In Woking they insist that the pilot is free, and that the corresponding contract was simply not signed [there was no deadline until July 31, or anything like that].

The bad for Alpine comes because they lost sight of the driver market, they did not foresee that Alonso and Piastri would find other options, and that the team would suddenly go from having three drivers to none.

Alpine sources deny this and suggest that the team’s papers say they still have until December 31 to decide what to do with Piastri next year, whether to give him a seat at Enstone or place him at Williams. There is also an option for 2024 that runs until mid-September 2023.

Whatever the legal situation, have Webber and Piastri made the right decision?

Naturally, every driver wants to be in the best possible car as soon as possible.

However, a year or even two alongside Alex Albon at Williams would have been a good place to learn. Not going directly to a major team didn’t hurt Russell, nor did drivers like Alonso at Minardi, Max Verstappen at Toro Rosso, and Kimi Raikkonen and Charles Leclerc at Sauber, to name just a few.

It turns out that Piastri is not actually walking away from Williams, but from the possibility of starting his career at Alpine, a works team of a car manufacturer, let’s not forget.

Ocon has been there for a while and is well established, but Piastri himself has been with the team for three years. He would have had the full support of a team that has invested in him, and therefore given him time to gain experience and make the kinds of mistakes that rookies normally have to go through and learn from.

At McLaren he will be in an unknown environment, and will face Lando Norris, Zak Brown’s protégé, who will be in his fifth year with the team. The Briton is very good, and he is totally comfortable in Woking, having passed through their ranks as a junior.

Piastri, obviously hugely talented, will be the newcomer, the man who also has to justify to the world that Ricciardo was worth getting rid of for him. History can count on him to do so, but it’s a tall order.

An obvious question remains, will McLaren be more competitive than Alpine in the next three or four years? Nobody can answer that yet and so going to Woking is kind of a flip of a coin.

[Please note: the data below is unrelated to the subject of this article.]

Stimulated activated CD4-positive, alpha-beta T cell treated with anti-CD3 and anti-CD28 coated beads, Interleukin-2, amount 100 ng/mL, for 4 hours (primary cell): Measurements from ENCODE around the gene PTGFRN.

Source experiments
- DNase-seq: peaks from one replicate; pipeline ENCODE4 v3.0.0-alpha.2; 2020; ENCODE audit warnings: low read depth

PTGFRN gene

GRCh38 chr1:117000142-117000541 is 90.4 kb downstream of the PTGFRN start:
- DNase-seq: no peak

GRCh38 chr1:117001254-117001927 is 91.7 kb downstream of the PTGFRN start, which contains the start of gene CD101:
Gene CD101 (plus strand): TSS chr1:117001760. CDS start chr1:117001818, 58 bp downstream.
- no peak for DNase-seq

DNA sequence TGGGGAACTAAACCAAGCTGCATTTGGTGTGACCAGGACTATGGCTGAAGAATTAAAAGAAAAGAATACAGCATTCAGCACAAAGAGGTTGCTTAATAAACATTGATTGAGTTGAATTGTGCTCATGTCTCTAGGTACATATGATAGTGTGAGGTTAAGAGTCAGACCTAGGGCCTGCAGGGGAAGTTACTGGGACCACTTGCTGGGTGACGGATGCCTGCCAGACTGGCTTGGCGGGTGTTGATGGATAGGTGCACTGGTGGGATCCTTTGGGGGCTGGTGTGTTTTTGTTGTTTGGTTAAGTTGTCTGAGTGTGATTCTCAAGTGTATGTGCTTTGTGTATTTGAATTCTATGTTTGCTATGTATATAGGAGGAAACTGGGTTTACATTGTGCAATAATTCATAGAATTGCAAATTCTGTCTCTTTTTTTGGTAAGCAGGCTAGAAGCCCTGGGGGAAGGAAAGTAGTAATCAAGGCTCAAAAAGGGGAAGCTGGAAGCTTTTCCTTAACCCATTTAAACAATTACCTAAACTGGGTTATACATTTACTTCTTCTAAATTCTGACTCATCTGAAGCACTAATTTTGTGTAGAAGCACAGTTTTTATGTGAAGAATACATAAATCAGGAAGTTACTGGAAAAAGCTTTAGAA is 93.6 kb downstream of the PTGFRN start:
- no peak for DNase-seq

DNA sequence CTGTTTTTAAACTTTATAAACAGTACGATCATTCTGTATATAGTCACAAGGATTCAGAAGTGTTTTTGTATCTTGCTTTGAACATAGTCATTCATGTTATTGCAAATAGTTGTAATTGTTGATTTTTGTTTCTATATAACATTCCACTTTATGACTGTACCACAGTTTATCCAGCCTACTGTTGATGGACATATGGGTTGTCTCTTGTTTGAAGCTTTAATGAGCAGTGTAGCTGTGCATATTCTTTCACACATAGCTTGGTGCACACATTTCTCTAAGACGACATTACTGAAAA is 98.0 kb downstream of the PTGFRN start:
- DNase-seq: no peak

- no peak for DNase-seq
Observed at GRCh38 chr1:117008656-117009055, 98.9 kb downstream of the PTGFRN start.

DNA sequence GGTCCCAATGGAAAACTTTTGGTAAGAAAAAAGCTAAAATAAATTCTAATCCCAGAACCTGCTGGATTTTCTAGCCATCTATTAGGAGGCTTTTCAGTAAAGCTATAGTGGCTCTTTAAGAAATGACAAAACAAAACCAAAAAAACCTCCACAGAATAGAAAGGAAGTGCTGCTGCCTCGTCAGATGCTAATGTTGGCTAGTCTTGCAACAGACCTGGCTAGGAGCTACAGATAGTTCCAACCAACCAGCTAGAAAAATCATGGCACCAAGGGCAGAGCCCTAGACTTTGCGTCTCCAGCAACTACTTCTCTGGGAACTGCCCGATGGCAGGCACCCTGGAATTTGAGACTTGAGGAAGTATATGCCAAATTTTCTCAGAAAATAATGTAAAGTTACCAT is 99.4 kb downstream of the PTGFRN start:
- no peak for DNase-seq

It is inevitable that the dispute will now go to the Contract Recognition Board, the body that F1 teams agreed many years ago would pass judgment on such matters.

It could be that Piastri and Webber were right on a legal technicality, and that Alpine missed something, or forgot to tick a box, allowing the young Australian to evade any commitment. One could argue that this is typical F1 practice, piranhas in action.

However, Alpine has made it clear that there is something here that goes beyond any legal issue buried in a contract, and that is loyalty and the other core values highlighted by JAM’s own website.

Sometimes young drivers tied to F1 teams can find themselves at a dead end, and you can’t blame them for wanting to break free.

However, Renault/Alpine had a genuine intention to take Piastri from Formula Renault to F1, and the team did everything possible to make that happen, despite Alonso/Ocon’s blockade that seemed likely to force him to start. his apprenticeship at the Great Circus with Williams.

Consider what Alpine has done at the Piastri race in 2022 alone. So far it has done some 3,500km out of a planned 5,000km of private testing, including a test with the RS18 at Paul Ricard in February, followed by others. A521 sessions at COTA, Doha, the Red Bull Ring, Silverstone and Monza.

He is scheduled to take part in two official free practice sessions sometime after the summer break.

The team has spent millions of euros to carry out those tests and prepare it to arrive in F1 as ready as possible.

And in return, Piastri and Webber appear to have given Alpine the middle finger and headed off into the Woking sunset.

In doing so, they have angered not only Alpine and Groupe Renault in general, but also Williams, snubbed in favor of McLaren.

It is possible that Piastri will turn out to be so good and in demand that McLaren will soon be battling the likes of Ferrari, Mercedes and even Red Bull, so they won’t have to worry about upsetting teams lower down the grid.

However, F1 is a small world. You never know when Piastri might need a favor in the future. One can also speculate that the next time Webber has a young driver at his side he will not find it so easy to get support.

Most important is what this case could mean for young driver programs in motorsports. A company like Renault, with accountable board members and shareholders, might think twice the next time its F1 team asks it to help a young driver.

Why invest millions if the pilot can get off so easily?

There is a strong possibility that Alpine’s next move will go beyond the Contract Recognition Board and into court, if the team decides it wants to recoup what it has spent preparing Piastri for F1.